54. Will EMC’s Mozy Move Deflate Online Storage StartUps? « GigaOM Sunday, September 23, 2007

    [...] Systems (CSCO) spent lavishly for Cerent, eBay (EBAY) opened its checkbook for Skype, and Google (GOOG) ponied up for YouTube. Now EMC Corp. (EMC) has reportedly bought Salt Lake [...]

  55. Let’s Justify Facebook’s $300 per user Valuation – GigaOM Thursday, March 13, 2008

    [...] say we bring out a crazy deal where the buying company admitted they overpaid. When eBay shelled out $4.1 billion for Skype it paid about $52 per [...]

  56. Email is the ultimate ‘beacon’ for FaceBook and all the other soc-nets too! « Serendipty Sunday, March 23, 2008

    [...] eBay shelled out $4.1 billion for Skype, it paid about $52 per user. In July 2005, News Corp. purchased the parent of MySpace for $580 [...]

  57. Will eBay Hang Up on Sype? – GigaOM Friday, April 18, 2008

    [...] would allow eBay users to click-to-call during auctions. Why this feature was worth $4.1 billion puzzled the media and analysts alike. Skype is growing, but eBay hasn’t figured out what to do with the growth for the [...]

  58. The anti-portfolio Wednesday, April 23, 2008

    [...] and Bessemer has cashed huge checks from early investments in companies like Staples, Verisign and Skype. But, they admit, other decisions have been less lucrative. This long and storied history has [...]

  59. Video Makes Skype 4.0 Grow Bigger, Wider – GigaOM Tuesday, June 17, 2008

    [...] The company is also working on introducing features such as auto-redial, call transfer, and most importantly, the ability to send money. I guess they figured out how to integrate eBay’s PayPal with Skype. Now wasn’t that worth spending billions of dollars on? [...]

  60. Helping Twitter make money – Security and the Net Thursday, October 16, 2008

    [...] the company to eBay. If they were interested in Skype, surely Twitter would offer them better value for money. Instant twitter updates when you receive a [...]

  61. NEG Meg The Series « NegMeg Wednesday, February 18, 2009

    [...] SkypeBay done for $4.1 Billion Om Malik, September 11 2005 [...]

  62. Why is eBay buying Skype? @ The markets, One Byte at a Time Friday, February 20, 2009

    [...] trying to figure out the strategy behind eBay’s purchase of Skype for $4.1 billion, but then again… with Google and Microsoft’s recent VoIP acquisitions, the news is not [...]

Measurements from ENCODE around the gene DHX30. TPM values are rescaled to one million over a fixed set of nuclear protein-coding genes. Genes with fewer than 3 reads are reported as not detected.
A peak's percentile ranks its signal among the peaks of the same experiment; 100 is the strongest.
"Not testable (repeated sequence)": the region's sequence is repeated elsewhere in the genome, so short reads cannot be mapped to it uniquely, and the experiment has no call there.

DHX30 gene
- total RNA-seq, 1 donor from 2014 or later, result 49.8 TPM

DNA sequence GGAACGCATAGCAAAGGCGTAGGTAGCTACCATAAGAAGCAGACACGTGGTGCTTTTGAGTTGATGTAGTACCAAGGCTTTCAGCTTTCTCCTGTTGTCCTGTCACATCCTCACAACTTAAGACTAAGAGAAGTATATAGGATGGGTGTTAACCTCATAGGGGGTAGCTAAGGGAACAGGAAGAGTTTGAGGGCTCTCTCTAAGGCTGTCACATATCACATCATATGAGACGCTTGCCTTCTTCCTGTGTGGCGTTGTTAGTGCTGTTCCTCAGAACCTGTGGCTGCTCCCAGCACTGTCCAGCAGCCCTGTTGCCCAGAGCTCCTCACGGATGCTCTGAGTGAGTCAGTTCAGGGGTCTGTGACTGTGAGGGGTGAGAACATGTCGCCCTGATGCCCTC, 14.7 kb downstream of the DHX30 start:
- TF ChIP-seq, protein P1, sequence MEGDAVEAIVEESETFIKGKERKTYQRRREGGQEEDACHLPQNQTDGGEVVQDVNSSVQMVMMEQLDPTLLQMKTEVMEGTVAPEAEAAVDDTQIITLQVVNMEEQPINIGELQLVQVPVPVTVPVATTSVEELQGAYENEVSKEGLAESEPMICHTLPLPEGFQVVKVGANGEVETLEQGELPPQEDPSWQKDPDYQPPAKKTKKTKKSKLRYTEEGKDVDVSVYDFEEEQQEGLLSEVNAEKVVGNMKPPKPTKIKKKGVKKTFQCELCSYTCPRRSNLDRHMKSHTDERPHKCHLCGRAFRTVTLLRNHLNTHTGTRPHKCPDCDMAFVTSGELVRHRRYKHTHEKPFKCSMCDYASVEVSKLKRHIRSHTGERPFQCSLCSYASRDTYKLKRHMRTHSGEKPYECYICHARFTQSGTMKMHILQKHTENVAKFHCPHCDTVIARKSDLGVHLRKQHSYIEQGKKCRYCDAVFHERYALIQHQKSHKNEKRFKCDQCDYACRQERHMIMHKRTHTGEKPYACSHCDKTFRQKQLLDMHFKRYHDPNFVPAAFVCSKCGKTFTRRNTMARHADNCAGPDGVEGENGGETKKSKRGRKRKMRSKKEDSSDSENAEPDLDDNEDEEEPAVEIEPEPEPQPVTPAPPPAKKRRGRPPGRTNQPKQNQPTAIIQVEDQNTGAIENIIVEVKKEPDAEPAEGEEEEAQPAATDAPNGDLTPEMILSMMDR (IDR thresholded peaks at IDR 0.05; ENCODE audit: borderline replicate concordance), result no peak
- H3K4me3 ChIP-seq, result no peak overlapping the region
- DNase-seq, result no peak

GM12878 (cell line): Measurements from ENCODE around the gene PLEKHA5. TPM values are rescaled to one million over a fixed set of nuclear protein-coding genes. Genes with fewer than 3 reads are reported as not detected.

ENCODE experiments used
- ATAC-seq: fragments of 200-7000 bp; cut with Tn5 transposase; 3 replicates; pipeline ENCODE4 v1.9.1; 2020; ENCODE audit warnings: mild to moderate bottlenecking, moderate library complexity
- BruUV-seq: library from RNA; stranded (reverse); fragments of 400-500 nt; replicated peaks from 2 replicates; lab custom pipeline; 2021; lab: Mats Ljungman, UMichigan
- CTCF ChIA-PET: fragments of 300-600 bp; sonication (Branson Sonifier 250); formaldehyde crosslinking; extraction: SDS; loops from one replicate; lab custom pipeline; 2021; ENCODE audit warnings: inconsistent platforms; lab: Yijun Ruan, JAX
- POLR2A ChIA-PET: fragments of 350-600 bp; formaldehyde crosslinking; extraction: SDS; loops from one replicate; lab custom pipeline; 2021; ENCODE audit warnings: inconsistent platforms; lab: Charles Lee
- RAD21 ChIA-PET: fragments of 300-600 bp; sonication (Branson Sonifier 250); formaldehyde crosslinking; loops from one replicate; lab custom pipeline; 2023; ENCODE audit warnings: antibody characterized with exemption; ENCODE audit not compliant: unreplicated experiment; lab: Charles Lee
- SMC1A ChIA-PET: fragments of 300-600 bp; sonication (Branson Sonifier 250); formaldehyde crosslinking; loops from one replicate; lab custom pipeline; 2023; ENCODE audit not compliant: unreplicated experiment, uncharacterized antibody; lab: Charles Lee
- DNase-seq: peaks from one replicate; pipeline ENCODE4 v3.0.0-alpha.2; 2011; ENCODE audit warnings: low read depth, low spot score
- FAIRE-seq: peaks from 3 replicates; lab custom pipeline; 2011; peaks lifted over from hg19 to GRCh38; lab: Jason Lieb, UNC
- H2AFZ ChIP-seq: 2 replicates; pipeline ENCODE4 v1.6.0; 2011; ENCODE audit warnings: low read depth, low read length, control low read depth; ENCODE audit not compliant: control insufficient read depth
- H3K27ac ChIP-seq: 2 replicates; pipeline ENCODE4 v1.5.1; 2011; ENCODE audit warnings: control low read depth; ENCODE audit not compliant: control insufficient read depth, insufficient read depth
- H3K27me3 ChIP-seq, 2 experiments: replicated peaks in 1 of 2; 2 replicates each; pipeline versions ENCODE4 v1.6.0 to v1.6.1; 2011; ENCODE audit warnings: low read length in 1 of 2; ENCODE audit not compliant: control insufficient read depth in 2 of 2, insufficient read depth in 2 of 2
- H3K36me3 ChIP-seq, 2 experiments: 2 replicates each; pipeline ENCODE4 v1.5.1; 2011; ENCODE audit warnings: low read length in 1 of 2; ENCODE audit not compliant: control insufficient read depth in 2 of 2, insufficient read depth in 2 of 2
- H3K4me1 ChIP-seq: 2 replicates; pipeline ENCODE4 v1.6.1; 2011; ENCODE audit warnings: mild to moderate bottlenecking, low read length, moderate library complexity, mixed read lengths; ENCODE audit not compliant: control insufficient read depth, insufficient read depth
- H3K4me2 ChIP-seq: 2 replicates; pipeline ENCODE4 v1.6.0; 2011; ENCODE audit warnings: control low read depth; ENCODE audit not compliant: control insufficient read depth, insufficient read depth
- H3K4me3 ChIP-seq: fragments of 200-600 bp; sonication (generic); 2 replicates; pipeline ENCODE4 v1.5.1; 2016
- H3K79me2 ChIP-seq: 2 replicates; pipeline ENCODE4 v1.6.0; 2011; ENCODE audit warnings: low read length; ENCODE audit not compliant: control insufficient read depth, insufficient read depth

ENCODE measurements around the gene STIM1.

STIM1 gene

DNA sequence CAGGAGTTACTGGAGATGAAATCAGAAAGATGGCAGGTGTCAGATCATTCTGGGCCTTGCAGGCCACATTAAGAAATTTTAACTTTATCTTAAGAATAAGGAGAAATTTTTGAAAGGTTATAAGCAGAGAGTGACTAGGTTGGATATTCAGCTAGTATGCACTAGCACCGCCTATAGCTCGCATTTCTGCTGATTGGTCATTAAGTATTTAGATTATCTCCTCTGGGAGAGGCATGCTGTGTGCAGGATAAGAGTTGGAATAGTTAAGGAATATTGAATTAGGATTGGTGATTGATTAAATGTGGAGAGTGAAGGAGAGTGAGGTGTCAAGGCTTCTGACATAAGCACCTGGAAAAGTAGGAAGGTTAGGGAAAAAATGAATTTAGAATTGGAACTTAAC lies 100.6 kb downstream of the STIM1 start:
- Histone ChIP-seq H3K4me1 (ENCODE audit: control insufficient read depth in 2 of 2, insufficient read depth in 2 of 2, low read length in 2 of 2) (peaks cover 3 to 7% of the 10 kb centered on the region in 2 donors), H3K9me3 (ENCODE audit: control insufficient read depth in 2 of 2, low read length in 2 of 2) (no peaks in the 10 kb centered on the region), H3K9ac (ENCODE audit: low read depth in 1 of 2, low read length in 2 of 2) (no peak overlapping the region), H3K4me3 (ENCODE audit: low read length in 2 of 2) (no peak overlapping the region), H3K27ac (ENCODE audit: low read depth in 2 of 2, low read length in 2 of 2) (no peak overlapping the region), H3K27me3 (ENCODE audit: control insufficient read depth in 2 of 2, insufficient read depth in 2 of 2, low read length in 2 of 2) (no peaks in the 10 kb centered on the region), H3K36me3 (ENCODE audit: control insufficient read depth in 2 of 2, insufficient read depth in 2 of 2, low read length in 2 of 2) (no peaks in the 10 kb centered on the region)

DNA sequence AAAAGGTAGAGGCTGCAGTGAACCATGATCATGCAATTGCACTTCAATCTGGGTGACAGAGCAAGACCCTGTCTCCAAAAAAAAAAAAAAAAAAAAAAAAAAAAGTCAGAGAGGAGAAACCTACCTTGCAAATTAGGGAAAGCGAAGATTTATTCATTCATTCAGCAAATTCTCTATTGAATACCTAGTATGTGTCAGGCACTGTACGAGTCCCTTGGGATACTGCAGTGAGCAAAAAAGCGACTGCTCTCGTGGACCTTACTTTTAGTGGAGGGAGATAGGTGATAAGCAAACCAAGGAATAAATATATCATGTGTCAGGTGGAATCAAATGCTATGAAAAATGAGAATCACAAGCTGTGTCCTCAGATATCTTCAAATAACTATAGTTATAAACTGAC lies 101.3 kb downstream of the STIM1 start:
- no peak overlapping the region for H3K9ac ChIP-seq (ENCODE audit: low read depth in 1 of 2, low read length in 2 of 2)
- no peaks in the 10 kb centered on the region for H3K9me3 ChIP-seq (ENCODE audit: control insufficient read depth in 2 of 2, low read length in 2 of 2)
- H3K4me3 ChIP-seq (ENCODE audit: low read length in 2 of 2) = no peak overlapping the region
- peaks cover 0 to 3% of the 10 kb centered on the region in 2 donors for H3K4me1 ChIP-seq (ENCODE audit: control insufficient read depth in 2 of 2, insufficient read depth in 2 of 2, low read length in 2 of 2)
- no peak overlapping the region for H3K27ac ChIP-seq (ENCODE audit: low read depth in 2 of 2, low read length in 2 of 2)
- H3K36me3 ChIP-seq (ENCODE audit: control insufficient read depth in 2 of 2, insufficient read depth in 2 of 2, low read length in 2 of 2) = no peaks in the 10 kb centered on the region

63. eBay buys Skype | Locuras del web Saturday, February 21, 2009

    [...] Om Malik says: I don’t think, Skype will be the white knight for eBay — which has been facing [...]

  64. Will JoltID Turn EBay’ Dream of Skype IPO Into a Nightmare? Tuesday, April 14, 2009

    [...] an IPO, sometime in 2010. Making the announcement and admitting to Meg Whitman’s $3.1 billion blunder, Donahue said: “But it’s clear that Skype has limited synergies with eBay and PayPal. [...]

  65. eBay CEO: $2B Valuation for Skype Is “Low” Thursday, May 7, 2009

    [...] course, eBay spent $2.6 billion on Skype, so one can’t expect Donahoe to publicly admit that they got suckered and [...]

  66. Skype Sale Nears: Why eBay Shareholders Should Be Mad Tuesday, September 1, 2009

    [...] EBay bought Skype in 2005 for $3.1 billion but a series of management blunders turned a fast growing startup into a cesspool of mediocrity and bureaucratic infighting. It was as if someone opened the fuel tank on a rocket heading to the moon. It was only last year when Josh Silverman was appointed chief executive, sanity returned to Skype. With the calling service on track to bring in $600 million in revenues in 2009 (though not sure how much profit it makes for eBay) the company is a likely candidate for a public offering when the IPO window opens, perhaps in 2010. [...]

  67. Mi otro blog… » Blog Archive » eBay vende el 65% de Skype Wednesday, September 2, 2009

    [...] esta venta puede verse como una operación desastrosa para eBay, ya  que compró Skype en 2005 por $4.1B ($1.3B en efectivo,  $1.3B en acciones de eBay y $1.5B si se lograb…, lo cierto es que, tal y como se apunta en Techcrunch, que la operación no ha sido tan mala como [...]

  68. NEG Meg The Series 2005 « NegMeg Wednesday, September 30, 2009

    [...] SkypeBay done for $4.1 Billion Om Malik, September 11 2005 [...]

  69. Skype, Founders Settlement in the Works? Sunday, November 1, 2009

    [...] September 11, 2005: eBay buys Skype for $4.1 billion. [...]

  70. Interview: Index Ventures Says This Is Not a Bubble: Tech News and Analysis « Tuesday, March 1, 2011

    [...] have clear revenue models — and many of them have gone south after selling. Just look at Skype, bought by eBay for $4.1 billion, before the deal was written down, mired in legalities and then ended in the company being sold [...]